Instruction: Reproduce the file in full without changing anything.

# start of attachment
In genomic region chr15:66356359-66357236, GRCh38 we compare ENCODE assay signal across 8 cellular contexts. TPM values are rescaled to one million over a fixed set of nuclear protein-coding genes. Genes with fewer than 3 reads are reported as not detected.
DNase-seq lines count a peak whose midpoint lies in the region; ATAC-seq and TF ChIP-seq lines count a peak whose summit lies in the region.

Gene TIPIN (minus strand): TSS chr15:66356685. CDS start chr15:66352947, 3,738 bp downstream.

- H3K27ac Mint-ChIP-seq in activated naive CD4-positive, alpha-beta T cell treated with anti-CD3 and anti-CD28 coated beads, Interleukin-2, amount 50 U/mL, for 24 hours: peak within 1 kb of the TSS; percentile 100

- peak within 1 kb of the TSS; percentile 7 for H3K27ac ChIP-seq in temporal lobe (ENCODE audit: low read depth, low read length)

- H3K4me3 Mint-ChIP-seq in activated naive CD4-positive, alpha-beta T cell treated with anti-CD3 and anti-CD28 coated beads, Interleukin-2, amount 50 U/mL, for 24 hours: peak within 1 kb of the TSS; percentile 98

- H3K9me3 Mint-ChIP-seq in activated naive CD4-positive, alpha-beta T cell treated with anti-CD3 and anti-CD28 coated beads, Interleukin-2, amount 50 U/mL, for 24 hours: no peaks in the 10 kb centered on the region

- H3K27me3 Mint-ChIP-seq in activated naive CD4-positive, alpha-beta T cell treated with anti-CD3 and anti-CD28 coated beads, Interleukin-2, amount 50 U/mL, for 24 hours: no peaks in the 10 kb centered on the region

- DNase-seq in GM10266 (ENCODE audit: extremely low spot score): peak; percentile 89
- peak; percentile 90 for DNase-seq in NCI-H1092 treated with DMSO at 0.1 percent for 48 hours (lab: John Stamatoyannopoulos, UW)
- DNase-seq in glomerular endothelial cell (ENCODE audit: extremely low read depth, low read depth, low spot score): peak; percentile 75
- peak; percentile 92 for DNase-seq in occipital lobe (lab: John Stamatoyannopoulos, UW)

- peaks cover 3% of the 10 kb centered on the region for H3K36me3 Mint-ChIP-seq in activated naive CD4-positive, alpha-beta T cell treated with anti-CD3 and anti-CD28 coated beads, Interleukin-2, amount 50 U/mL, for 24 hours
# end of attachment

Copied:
In genomic region chr15:66356359-66357236, GRCh38 we compare ENCODE assay signal across 8 cellular contexts. TPM values are rescaled to one million over a fixed set of nuclear protein-coding genes. Genes with fewer than 3 reads are reported as not detected.
DNase-seq lines count a peak whose midpoint lies in the region; ATAC-seq and TF ChIP-seq lines count a peak whose summit lies in the region.

Gene TIPIN (minus strand): TSS chr15:66356685. CDS start chr15:66352947, 3,738 bp downstream.

- H3K27ac Mint-ChIP-seq in activated naive CD4-positive, alpha-beta T cell treated with anti-CD3 and anti-CD28 coated beads, Interleukin-2, amount 50 U/mL, for 24 hours: peak within 1 kb of the TSS; percentile 100

- peak within 1 kb of the TSS; percentile 7 for H3K27ac ChIP-seq in temporal lobe (ENCODE audit: low read depth, low read length)

- H3K4me3 Mint-ChIP-seq in activated naive CD4-positive, alpha-beta T cell treated with anti-CD3 and anti-CD28 coated beads, Interleukin-2, amount 50 U/mL, for 24 hours: peak within 1 kb of the TSS; percentile 98

- H3K9me3 Mint-ChIP-seq in activated naive CD4-positive, alpha-beta T cell treated with anti-CD3 and anti-CD28 coated beads, Interleukin-2, amount 50 U/mL, for 24 hours: no peaks in the 10 kb centered on the region

- H3K27me3 Mint-ChIP-seq in activated naive CD4-positive, alpha-beta T cell treated with anti-CD3 and anti-CD28 coated beads, Interleukin-2, amount 50 U/mL, for 24 hours: no peaks in the 10 kb centered on the region

- DNase-seq in GM10266 (ENCODE audit: extremely low spot score): peak; percentile 89
- peak; percentile 90 for DNase-seq in NCI-H1092 treated with DMSO at 0.1 percent for 48 hours (lab: John Stamatoyannopoulos, UW)
- DNase-seq in glomerular endothelial cell (ENCODE audit: extremely low read depth, low read depth, low spot score): peak; percentile 75
- peak; percentile 92 for DNase-seq in occipital lobe (lab: John Stamatoyannopoulos, UW)

- peaks cover 3% of the 10 kb centered on the region for H3K36me3 Mint-ChIP-seq in activated naive CD4-positive, alpha-beta T cell treated with anti-CD3 and anti-CD28 coated beads, Interleukin-2, amount 50 U/mL, for 24 hours